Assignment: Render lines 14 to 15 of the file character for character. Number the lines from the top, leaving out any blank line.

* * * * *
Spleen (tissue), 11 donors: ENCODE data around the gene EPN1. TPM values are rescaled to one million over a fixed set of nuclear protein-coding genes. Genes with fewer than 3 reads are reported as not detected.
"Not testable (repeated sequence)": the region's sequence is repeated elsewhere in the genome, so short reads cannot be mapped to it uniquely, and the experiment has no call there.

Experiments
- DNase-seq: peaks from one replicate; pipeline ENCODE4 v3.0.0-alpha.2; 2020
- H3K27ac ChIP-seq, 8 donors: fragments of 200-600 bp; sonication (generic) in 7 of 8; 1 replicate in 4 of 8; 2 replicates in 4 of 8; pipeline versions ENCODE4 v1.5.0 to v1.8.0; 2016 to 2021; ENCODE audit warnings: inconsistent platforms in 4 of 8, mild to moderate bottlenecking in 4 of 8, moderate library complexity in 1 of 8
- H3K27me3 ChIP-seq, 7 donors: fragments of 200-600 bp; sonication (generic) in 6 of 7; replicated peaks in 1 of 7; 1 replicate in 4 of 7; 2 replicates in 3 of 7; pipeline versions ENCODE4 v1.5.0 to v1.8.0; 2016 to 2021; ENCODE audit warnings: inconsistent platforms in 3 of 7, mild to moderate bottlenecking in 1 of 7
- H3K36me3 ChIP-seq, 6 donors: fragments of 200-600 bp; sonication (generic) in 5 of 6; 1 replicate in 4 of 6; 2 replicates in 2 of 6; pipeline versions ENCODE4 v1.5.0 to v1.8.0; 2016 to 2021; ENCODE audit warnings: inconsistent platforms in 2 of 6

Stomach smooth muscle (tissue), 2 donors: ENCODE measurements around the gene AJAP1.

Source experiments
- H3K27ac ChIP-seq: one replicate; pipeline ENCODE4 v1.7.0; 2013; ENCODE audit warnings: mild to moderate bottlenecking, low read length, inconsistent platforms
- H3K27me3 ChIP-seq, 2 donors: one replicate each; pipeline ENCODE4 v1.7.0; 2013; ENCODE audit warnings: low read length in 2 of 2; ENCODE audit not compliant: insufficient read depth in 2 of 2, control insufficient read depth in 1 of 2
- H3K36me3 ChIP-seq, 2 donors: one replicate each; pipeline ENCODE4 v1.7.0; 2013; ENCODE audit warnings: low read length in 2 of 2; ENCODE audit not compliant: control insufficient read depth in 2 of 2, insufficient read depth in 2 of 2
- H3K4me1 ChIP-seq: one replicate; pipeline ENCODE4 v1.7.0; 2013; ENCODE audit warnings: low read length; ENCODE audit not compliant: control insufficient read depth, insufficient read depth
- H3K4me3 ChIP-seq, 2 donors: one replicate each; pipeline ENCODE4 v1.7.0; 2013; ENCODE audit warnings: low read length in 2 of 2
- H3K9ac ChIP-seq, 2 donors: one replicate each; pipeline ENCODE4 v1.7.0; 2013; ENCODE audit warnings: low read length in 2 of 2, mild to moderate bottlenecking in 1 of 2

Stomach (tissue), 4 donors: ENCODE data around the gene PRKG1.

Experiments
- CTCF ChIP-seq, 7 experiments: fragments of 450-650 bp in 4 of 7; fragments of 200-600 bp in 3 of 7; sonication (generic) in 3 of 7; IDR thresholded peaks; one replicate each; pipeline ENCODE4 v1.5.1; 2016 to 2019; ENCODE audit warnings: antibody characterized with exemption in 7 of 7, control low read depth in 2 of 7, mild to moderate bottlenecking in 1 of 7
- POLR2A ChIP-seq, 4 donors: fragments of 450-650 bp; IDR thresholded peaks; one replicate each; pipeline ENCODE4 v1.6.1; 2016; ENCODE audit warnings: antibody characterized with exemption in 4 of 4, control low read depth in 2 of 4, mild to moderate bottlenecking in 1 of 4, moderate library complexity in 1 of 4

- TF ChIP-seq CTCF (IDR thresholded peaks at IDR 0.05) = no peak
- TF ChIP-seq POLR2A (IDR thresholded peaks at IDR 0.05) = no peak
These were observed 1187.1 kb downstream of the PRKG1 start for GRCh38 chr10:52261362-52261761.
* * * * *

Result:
- H3K4me3 ChIP-seq, 2 donors: one replicate each; pipeline ENCODE4 v1.7.0; 2013; ENCODE audit warnings: low read length in 2 of 2
- H3K9ac ChIP-seq, 2 donors: one replicate each; pipeline ENCODE4 v1.7.0; 2013; ENCODE audit warnings: low read length in 2 of 2, mild to moderate bottlenecking in 1 of 2